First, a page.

Malware Recovery: What to Do When Google Says You’ve Been Hacked

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You are doing very well in your business, your website is always updated and you always have a good ranking when it comes to Google. However, one fine day all this comes down crashing. Your heart sinks when you see that the traffic on your website has gone down considerably and there are multiple malware warnings from Google. You don’t know what happened and how it happened and before you start assuming let us tell you, it’s not the website fault or an error committed by any employee. If there are warning from Google about malware on your website it is not an error and cannot be taken lightly. It is possible that a hacker may have accessed your website, uploaded the malicious code, and left. Yes, this may happen no matter how secure your website is.
If your site is hacked it is not a good sign for business as your ranking gets affected considerably and also your visitors may get their computers infected. Well, this doesn’t sound good at all and this needs to be fixed on priority. But, before fixing any problem, you need to know the root cause of the problem. And you can get to the root only when you understand what has actually happened.

“Meaning of sight hack and the reasons behind it”

Before diving into any solution, you need to know what exactly is the problem and how did it happen. Today, 90% of the time a website is hacked for financial gain while the other 10% time it is done for fun. The hacker can be anyone; it can be your business competitor or an ex-employee with a grudge. It can also be a person who is just fooling around with you for fun. Today if see, there is a huge massive increase in scareware. This scareware is that type of malware that tricks everyone into buying software to cure the scareware. The majority of people think that the scareware is the real Microsoft virus scanner but in reality, it is the real culprit. In other words, the scanner is the malware acting as scareware. If we were to give a real-life example than let’s suppose, you intake cough syrup to cure your coughing, but the cough syrup itself is made of chemicals which is likely to damage your health eventually. So here in this example, when your hack signhealth deteriorates the cough syrup is the actual culprit and not your cough syrup. You cannot get fooled by a fake virus scanner just like you cannot get fooled by a harmful cough syrup.
Now coming back to your website malware can be done by a hacker if he is looking for some valuable information on internal networks or he could simply want to spread the malware to as many computers as possible with the sole purpose of extortion. When you want to understand what exactly a site hack is, trust us the answer is very simple. A person actually accessed and modified the code on your website without your permission. In most cases or let’s us say that about 99% of the time, a piece of JavaScript (JS) code being added to each index.html/php page. Once the hacker gets access to your website, he will inject the malicious JS code into your files. Now, this code can do a lot of things like redirect the user to a different page (usual spam), redirect the website’s PageRank (via links) to the hacker’s site or client’s site or in the worst scenario, the JS code could trigger “drive-by” downloading of the malware to infect the website’s visitors’ computers. Well, this seems not just bad but worse for everyone – your business, your users or clients, and even your staff.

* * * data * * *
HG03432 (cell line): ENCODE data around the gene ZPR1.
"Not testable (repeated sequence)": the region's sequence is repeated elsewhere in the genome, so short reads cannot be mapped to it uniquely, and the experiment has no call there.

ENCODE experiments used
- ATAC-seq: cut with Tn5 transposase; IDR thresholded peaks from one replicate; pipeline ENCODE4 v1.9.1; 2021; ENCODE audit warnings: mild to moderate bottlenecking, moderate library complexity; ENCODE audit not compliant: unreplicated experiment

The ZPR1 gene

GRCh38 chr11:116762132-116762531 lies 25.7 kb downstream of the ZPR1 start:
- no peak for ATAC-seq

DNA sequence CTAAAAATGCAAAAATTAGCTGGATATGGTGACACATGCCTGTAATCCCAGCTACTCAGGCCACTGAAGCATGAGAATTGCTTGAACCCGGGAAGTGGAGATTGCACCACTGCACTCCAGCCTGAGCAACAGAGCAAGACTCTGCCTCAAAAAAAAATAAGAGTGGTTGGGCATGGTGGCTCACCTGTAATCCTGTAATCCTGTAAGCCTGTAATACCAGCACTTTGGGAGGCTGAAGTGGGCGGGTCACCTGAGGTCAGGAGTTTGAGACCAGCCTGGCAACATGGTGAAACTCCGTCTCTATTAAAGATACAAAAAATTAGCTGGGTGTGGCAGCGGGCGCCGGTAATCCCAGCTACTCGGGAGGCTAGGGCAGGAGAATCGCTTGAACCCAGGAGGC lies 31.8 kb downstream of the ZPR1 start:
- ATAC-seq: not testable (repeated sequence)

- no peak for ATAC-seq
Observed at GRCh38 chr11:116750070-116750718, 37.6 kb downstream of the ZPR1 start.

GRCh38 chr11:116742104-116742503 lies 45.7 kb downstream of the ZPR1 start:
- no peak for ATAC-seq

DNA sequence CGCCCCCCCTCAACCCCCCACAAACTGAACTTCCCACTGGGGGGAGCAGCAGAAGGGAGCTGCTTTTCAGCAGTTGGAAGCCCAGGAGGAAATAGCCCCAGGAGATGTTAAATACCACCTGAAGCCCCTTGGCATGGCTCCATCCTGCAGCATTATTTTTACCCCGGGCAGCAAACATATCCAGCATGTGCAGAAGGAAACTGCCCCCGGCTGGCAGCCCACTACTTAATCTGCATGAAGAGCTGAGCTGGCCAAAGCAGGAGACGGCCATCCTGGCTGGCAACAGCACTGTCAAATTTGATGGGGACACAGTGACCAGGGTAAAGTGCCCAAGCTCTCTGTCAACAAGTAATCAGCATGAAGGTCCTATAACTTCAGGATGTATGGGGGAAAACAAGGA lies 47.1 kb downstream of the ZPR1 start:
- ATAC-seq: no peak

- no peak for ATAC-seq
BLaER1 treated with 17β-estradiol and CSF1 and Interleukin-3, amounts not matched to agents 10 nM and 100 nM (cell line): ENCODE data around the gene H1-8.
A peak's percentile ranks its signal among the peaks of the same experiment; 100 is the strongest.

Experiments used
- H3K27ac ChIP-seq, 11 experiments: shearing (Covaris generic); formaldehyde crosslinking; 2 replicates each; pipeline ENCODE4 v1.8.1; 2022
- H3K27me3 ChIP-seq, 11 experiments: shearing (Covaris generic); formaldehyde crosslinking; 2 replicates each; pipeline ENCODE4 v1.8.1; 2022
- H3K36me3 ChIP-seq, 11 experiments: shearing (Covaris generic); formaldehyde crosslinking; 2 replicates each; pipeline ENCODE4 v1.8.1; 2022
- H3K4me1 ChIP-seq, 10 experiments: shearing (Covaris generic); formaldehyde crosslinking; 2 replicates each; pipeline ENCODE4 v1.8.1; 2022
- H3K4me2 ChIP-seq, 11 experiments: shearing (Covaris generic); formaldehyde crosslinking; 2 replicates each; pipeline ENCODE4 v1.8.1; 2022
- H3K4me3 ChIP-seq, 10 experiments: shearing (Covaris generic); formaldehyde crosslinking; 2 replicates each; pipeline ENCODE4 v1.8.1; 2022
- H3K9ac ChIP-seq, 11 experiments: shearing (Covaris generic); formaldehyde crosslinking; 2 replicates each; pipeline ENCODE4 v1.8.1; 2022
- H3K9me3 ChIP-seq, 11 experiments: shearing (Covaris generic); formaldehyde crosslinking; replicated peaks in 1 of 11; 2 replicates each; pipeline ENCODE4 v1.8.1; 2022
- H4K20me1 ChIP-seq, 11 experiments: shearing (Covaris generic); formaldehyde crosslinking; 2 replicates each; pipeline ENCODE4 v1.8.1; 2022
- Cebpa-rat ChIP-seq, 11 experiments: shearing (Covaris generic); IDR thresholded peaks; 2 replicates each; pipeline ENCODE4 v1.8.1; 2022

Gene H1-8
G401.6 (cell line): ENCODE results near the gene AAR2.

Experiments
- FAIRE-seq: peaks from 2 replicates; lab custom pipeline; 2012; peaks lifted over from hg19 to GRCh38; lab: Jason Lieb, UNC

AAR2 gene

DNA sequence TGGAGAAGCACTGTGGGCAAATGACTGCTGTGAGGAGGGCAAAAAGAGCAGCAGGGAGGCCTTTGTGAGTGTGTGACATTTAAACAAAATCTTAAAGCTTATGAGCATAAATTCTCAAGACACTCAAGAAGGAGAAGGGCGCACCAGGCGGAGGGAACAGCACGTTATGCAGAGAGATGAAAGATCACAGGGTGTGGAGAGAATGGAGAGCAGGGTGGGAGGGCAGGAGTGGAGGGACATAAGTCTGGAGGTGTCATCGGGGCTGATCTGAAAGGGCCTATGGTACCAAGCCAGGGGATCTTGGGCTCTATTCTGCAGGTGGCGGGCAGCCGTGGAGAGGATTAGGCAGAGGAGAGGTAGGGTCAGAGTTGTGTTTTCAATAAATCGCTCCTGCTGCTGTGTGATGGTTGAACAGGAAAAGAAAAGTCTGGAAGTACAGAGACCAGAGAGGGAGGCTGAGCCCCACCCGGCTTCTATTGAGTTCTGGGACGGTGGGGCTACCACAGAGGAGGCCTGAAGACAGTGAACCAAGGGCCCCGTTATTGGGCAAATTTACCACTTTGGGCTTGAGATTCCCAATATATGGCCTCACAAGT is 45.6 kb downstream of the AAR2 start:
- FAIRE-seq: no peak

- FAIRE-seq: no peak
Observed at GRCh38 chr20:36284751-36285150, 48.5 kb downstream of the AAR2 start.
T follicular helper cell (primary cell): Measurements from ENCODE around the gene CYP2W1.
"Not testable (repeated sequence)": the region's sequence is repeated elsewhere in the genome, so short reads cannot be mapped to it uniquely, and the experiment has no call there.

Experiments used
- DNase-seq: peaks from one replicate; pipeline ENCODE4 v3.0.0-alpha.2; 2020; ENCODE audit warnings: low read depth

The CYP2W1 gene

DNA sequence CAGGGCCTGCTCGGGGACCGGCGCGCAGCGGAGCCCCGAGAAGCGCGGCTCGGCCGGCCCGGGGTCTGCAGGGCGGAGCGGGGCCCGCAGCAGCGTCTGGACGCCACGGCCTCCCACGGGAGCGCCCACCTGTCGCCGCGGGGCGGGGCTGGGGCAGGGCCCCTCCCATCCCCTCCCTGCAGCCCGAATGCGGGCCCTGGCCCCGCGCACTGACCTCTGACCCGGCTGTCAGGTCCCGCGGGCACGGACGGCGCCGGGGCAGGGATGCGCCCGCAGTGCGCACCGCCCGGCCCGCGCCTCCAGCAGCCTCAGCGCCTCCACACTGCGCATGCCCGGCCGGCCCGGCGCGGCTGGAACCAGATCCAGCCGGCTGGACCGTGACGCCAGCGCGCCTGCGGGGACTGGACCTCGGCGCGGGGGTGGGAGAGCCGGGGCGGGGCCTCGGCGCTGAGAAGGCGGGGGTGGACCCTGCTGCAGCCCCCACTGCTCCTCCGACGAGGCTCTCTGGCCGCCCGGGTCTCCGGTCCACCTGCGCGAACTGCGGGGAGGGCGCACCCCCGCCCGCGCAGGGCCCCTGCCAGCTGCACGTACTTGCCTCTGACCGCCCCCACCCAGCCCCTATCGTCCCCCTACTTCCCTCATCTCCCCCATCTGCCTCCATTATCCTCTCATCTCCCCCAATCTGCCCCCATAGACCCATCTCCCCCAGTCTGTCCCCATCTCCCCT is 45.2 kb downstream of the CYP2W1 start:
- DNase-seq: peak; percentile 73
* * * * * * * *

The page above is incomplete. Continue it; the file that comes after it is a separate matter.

“Determining the possible causes is important”

Now when you know what is a site hack and how it happens, you will need to determine the possible causes for the same. No matter how safe you feel your computer is or how best security you have, it’s better to face the truth that even top-notch security may fail to protect you. Every coin has two sides and there is always a back door when it comes to all web elements. This is especially true when you use a common Content Management System (CMS) like WordPress, Joomla, SimpleCMS, Magento, or other such open sources CMS. Remember, there is a strong possibility your site can be compromised with known SQL injections. Also, note also that the most common access point for a website malware hack is not the website, but the computers on which it was developed and accessed. If you are very particular about your software then assuming that all the softwares on your website are up to date, and all your updates/patches are working fine, you will often see when the user’s computers are infected. Now we need to understand how does this actually happen? A hacker first tries to hack your website but since it is secure he has to move out and he goes to a less secure site. The hacker accesses our website, accesses the website, installs malicious hacked script to enable “drive-by” downloads (the ability for the script to auto-install and run malware).